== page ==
The group urged to take the pills includes people with HIV-infected partners and those who inject illicit drugs and share equipment, or have been in treatment programs for injection medicine use, the Centers for Disease Control and Prevention said Wednesday in a statement. Gilead Sciences’ anti-AIDS pill Truvada has been approved as a preventative medicine for the virus that causes AIDS.
Also advised to take the medicines are heterosexual men or women who don’t always use condoms with at-risk partners and gay or bisexual men who have sex without a condom or are not in mutually exclusive relationships with partners testing HIV- negative, the agency said.
For HIV, “there’s no vaccine and cure in the near horizon. Prevention is key,” Jonathan Mermin, director of the CDC’s national center for HIV/AIDS, Viral Hepatitis, STD and TB prevention, said in a telephone interview.
PrEP, or pre-exposure prophylaxis, is a step toward combating the AIDS-causing virus that infects 50,000 new patients each year in the U.S. Gilead’s Truvada was approved for sale by the U.S. Food and Drug Administration in 2012 to be used as part of a prevention strategy that included safe sex practices and regular HIV testing.
“It’s a potentially life-saving tool,” Mermin said. Fewer than 10,000 people are prescribed the drugs for prevention while about almost 500,000 are eligible.
Mermin said the CDC’s new guidelines are to promote mass distribution of the pills and the agency is working with other health organization to conduct pilot programs to demonstrate the effectiveness of the approach. The recommendations follow interim guidelines on the prevention strategy issued in August 2012.
Truvada, a combination of two drugs from Gilead, is usually covered by insurance, Mermin said.
The medicine generated more than $3.1 billion in sales last year for Foster City, California-based Gilead, the world’s largest maker of HIV medicines.
While the drug costs about $15,000 a year in the U.S., “it is important to note that those taking Truvada for PrEP may not take it for an entire year,” said Cara Miller, a Gilead spokeswoman, in an email. The company also assists patient who need the medicine but aren’t covered by insurance, she said.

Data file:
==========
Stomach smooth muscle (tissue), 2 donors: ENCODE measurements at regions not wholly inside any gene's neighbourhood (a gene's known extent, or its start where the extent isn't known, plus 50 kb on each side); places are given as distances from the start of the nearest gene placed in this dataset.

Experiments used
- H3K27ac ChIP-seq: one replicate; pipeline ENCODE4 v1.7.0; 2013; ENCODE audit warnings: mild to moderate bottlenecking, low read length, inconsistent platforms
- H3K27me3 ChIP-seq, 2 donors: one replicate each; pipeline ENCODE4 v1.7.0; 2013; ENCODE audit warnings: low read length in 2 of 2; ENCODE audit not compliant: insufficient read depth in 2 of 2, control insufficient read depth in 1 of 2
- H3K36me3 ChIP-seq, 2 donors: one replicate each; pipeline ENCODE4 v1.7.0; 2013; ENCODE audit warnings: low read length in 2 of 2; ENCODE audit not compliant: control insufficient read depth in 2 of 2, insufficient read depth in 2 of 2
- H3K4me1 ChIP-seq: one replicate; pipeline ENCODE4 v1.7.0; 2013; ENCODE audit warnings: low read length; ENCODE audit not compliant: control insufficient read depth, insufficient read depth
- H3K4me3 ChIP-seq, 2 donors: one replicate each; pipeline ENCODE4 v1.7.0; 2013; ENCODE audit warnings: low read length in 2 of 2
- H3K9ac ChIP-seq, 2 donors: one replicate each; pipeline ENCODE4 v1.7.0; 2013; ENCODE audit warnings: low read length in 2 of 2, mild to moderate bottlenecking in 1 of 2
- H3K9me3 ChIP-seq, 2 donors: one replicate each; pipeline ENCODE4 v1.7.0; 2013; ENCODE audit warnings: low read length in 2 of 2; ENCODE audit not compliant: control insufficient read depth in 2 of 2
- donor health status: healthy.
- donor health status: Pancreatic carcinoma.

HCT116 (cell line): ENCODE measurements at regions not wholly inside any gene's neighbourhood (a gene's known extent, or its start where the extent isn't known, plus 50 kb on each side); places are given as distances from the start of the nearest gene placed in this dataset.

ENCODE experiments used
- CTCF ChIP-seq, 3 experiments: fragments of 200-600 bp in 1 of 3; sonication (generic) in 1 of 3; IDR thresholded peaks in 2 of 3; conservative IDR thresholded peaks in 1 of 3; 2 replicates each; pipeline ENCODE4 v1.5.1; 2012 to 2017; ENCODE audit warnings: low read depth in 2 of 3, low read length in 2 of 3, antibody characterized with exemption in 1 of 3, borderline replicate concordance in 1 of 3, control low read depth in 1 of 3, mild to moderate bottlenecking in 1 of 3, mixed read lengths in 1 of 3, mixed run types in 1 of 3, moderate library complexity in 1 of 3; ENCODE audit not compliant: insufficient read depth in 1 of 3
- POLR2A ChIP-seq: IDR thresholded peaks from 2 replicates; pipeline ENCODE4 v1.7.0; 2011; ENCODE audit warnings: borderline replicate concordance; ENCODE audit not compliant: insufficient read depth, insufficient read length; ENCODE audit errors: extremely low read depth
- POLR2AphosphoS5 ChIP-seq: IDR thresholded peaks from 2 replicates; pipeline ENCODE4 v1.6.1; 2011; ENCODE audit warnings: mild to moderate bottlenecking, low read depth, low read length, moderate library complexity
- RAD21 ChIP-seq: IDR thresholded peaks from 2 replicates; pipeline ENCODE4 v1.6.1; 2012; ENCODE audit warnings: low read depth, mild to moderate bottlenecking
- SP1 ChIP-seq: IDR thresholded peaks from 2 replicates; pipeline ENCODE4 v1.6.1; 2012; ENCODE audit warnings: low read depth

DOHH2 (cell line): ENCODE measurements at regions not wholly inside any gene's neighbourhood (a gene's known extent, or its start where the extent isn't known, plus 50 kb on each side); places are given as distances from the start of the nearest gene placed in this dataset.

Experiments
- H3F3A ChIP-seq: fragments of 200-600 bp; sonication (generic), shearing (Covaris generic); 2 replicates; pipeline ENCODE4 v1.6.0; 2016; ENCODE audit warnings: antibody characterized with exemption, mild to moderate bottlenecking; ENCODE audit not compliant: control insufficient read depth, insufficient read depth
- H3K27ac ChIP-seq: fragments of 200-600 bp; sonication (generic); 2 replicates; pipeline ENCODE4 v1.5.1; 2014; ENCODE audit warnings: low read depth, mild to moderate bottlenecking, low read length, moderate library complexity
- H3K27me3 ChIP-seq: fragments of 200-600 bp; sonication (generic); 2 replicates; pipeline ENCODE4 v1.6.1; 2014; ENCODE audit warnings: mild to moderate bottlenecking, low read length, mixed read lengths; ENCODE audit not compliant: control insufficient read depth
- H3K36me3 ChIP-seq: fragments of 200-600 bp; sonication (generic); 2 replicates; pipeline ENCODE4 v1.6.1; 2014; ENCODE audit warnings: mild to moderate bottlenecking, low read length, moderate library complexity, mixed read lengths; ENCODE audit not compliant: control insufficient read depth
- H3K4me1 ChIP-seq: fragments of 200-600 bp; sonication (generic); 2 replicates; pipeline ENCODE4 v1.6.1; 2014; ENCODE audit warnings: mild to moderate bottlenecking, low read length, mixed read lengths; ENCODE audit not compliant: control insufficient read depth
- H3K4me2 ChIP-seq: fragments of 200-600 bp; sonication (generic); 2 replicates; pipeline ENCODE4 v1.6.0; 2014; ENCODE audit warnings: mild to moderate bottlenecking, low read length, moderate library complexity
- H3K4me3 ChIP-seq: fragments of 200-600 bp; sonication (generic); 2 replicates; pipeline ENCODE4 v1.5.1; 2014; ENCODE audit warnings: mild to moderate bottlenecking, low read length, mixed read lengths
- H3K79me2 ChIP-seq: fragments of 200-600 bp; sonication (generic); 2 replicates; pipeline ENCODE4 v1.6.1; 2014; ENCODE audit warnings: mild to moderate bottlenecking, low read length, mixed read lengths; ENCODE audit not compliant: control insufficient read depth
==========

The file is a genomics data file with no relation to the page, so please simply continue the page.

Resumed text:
For many, cost is an inhibiting factor in using the medicine as a preventative, said Victoria Richards, associate professor of medical sciences the Frank H. Netter School of Medicine at Quinnipiac University in North Haven, Connecticut.
“In other countries, companies have reduced the cost of the medication, and that’s where research is coming from,” Richards said in a telephone interview.
A push for the drug “on this type of a scale with the CDC involved, there might be some type of mechanism in place to alleviate the cost of the medication,” she said.
The AIDS Healthcare Foundation, a Los Angeles-based non-profit that provides medical care to more than 300,000 patients, said they oppose the recommendation. The group said it could lead to a decline in use of condoms, which can prevent the spread of other sexually transmitted diseases.
There is also a concern that patients won’t take the drug as directed, the AFP said in a statement.
“This is a position I fear the CDC will come to regret,” said AFP president Michael Weinstein in a statement.
By making the recommendation, “the CDC has abandoned a science-driven, public health approach to disease prevention - a move that will likely have catastrophic consequences in the fight against AIDS in this country,” he said.
The FDA and CDC urge HIV testing before prescribing the drug as a preventative and at three month intervals while using the medicine. If patients contract HIV, they should discontinue using the drug, or else risk that the virus becomes resistant to the treatment.
The CDC’s Mermin said the agency will roll out pilot programs in four cities - Chicago, Philadelphia, Houston and Newark, New Jersey - that have federally qualified health centers in areas with high HIV rates.
“It is not a magic pill,” said Princy Kumar, professor of medicine and microbiology at Georgetown University and chief of infectious diseases at MedStar Georgetown University Hospital in Washington.
“It’s one more intervention that’s shown to work,” she said. “And it works well provided that it is taken every day” and in conjunction with safe sex practices, consistent counseling, and with the population at high risk of contracting the disease. Because the drug has to be taken each day for years and years, it can be difficult to administer, she said.
Kumar said the most significant side effects of the drug are weakness of bones in healthy people over a period of time, and renal issues in people with underlying ailments including diabetes or hypertension.
A number of physicians are hesitant to prescribe the medicine as a preventative because of associated risks, according to a December study by the National AIDS Manual.
“There’s potential to adverse effects with any medication,” Mermin said. “The two drugs that are used in PrEP are very safe medicines. Most people have no side effects even after taking it daily for year,” according to studies that informed the CDC’s recommendation.
“PrEP has the potential to alter the course of the epidemic,” he said. “Having these guidelines come out now will hopefully prevent thousands of people from getting and spreading a potentially fatal disease.”
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